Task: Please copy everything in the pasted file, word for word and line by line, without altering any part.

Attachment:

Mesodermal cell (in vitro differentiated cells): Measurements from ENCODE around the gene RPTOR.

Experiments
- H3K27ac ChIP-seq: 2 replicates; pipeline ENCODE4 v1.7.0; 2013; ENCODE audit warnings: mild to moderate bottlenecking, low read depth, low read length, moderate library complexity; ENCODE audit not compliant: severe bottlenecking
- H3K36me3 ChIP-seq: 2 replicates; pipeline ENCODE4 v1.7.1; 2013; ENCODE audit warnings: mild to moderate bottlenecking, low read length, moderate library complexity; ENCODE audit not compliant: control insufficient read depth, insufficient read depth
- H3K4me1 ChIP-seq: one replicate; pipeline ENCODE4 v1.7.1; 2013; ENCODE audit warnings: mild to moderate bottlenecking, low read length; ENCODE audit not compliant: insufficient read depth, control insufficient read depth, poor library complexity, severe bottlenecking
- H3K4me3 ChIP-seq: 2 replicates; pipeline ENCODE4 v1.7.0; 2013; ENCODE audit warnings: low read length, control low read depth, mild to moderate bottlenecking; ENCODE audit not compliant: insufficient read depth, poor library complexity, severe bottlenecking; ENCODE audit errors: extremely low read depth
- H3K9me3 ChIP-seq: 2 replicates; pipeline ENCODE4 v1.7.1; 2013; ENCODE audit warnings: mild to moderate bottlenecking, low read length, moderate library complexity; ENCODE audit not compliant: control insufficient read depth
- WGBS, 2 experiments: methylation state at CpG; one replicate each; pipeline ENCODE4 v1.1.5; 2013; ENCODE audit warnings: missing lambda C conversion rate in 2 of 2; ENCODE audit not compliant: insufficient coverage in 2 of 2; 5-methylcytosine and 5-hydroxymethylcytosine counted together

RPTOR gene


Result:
Mesodermal cell (in vitro differentiated cells): Measurements from ENCODE around the gene RPTOR.

Experiments
- H3K27ac ChIP-seq: 2 replicates; pipeline ENCODE4 v1.7.0; 2013; ENCODE audit warnings: mild to moderate bottlenecking, low read depth, low read length, moderate library complexity; ENCODE audit not compliant: severe bottlenecking
- H3K36me3 ChIP-seq: 2 replicates; pipeline ENCODE4 v1.7.1; 2013; ENCODE audit warnings: mild to moderate bottlenecking, low read length, moderate library complexity; ENCODE audit not compliant: control insufficient read depth, insufficient read depth
- H3K4me1 ChIP-seq: one replicate; pipeline ENCODE4 v1.7.1; 2013; ENCODE audit warnings: mild to moderate bottlenecking, low read length; ENCODE audit not compliant: insufficient read depth, control insufficient read depth, poor library complexity, severe bottlenecking
- H3K4me3 ChIP-seq: 2 replicates; pipeline ENCODE4 v1.7.0; 2013; ENCODE audit warnings: low read length, control low read depth, mild to moderate bottlenecking; ENCODE audit not compliant: insufficient read depth, poor library complexity, severe bottlenecking; ENCODE audit errors: extremely low read depth
- H3K9me3 ChIP-seq: 2 replicates; pipeline ENCODE4 v1.7.1; 2013; ENCODE audit warnings: mild to moderate bottlenecking, low read length, moderate library complexity; ENCODE audit not compliant: control insufficient read depth
- WGBS, 2 experiments: methylation state at CpG; one replicate each; pipeline ENCODE4 v1.1.5; 2013; ENCODE audit warnings: missing lambda C conversion rate in 2 of 2; ENCODE audit not compliant: insufficient coverage in 2 of 2; 5-methylcytosine and 5-hydroxymethylcytosine counted together

RPTOR gene